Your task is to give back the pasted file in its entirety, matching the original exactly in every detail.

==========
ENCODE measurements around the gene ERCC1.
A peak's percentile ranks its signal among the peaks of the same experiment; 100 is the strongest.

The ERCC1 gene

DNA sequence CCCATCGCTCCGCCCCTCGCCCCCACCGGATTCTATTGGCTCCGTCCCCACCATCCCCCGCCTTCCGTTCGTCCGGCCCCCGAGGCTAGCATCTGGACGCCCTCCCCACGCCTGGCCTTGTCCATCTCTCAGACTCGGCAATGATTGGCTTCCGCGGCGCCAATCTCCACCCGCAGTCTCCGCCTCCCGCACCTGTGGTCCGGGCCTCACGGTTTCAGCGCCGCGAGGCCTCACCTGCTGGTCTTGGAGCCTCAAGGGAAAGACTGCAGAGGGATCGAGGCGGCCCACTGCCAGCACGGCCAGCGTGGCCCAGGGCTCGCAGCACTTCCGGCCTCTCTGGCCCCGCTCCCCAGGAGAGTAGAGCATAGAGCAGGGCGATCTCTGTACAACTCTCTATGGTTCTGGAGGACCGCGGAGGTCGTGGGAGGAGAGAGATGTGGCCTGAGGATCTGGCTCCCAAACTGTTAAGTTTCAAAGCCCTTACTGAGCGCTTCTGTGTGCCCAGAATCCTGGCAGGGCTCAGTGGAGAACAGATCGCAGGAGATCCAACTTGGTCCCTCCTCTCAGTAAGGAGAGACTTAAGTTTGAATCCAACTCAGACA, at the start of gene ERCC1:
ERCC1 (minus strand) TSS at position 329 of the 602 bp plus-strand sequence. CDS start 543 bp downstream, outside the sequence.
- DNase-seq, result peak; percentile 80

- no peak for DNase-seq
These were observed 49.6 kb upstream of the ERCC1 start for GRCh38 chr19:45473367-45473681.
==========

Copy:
ENCODE measurements around the gene ERCC1.
A peak's percentile ranks its signal among the peaks of the same experiment; 100 is the strongest.

The ERCC1 gene

DNA sequence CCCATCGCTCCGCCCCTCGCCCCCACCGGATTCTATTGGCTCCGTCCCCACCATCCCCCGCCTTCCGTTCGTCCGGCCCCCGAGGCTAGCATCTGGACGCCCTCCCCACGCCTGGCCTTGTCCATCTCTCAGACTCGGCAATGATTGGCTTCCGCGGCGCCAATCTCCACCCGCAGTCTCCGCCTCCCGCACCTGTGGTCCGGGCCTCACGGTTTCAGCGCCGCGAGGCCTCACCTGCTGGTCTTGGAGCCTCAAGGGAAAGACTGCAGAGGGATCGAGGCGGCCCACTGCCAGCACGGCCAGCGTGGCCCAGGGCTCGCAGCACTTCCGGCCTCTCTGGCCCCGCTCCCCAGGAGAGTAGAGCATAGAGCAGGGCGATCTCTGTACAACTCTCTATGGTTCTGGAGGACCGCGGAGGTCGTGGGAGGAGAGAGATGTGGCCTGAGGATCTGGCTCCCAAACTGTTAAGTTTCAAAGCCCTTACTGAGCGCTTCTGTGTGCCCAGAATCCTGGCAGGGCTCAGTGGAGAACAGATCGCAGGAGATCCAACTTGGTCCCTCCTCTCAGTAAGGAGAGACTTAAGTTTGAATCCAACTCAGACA, at the start of gene ERCC1:
ERCC1 (minus strand) TSS at position 329 of the 602 bp plus-strand sequence. CDS start 543 bp downstream, outside the sequence.
- DNase-seq, result peak; percentile 80

- no peak for DNase-seq
These were observed 49.6 kb upstream of the ERCC1 start for GRCh38 chr19:45473367-45473681.